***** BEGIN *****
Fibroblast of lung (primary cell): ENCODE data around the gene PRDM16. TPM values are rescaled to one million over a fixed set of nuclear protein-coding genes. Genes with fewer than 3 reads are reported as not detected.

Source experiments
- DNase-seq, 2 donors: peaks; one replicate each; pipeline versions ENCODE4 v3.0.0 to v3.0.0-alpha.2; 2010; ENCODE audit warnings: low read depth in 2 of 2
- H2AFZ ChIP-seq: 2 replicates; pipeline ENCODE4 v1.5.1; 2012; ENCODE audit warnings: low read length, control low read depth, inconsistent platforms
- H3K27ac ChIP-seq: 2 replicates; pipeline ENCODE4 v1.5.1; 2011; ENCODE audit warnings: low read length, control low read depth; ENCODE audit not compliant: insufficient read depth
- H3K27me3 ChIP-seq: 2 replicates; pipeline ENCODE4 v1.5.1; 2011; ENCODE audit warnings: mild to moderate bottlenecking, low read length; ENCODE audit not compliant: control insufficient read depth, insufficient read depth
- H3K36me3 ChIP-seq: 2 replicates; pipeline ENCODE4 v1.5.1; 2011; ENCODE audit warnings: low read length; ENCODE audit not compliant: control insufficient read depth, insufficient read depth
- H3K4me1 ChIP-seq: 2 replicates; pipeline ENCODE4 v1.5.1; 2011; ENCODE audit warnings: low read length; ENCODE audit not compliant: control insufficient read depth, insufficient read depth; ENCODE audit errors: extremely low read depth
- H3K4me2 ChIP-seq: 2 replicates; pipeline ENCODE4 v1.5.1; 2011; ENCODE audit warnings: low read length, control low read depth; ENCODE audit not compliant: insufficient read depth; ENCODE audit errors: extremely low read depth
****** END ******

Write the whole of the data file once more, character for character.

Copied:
Fibroblast of lung (primary cell): ENCODE data around the gene PRDM16. TPM values are rescaled to one million over a fixed set of nuclear protein-coding genes. Genes with fewer than 3 reads are reported as not detected.

Source experiments
- DNase-seq, 2 donors: peaks; one replicate each; pipeline versions ENCODE4 v3.0.0 to v3.0.0-alpha.2; 2010; ENCODE audit warnings: low read depth in 2 of 2
- H2AFZ ChIP-seq: 2 replicates; pipeline ENCODE4 v1.5.1; 2012; ENCODE audit warnings: low read length, control low read depth, inconsistent platforms
- H3K27ac ChIP-seq: 2 replicates; pipeline ENCODE4 v1.5.1; 2011; ENCODE audit warnings: low read length, control low read depth; ENCODE audit not compliant: insufficient read depth
- H3K27me3 ChIP-seq: 2 replicates; pipeline ENCODE4 v1.5.1; 2011; ENCODE audit warnings: mild to moderate bottlenecking, low read length; ENCODE audit not compliant: control insufficient read depth, insufficient read depth
- H3K36me3 ChIP-seq: 2 replicates; pipeline ENCODE4 v1.5.1; 2011; ENCODE audit warnings: low read length; ENCODE audit not compliant: control insufficient read depth, insufficient read depth
- H3K4me1 ChIP-seq: 2 replicates; pipeline ENCODE4 v1.5.1; 2011; ENCODE audit warnings: low read length; ENCODE audit not compliant: control insufficient read depth, insufficient read depth; ENCODE audit errors: extremely low read depth
- H3K4me2 ChIP-seq: 2 replicates; pipeline ENCODE4 v1.5.1; 2011; ENCODE audit warnings: low read length, control low read depth; ENCODE audit not compliant: insufficient read depth; ENCODE audit errors: extremely low read depth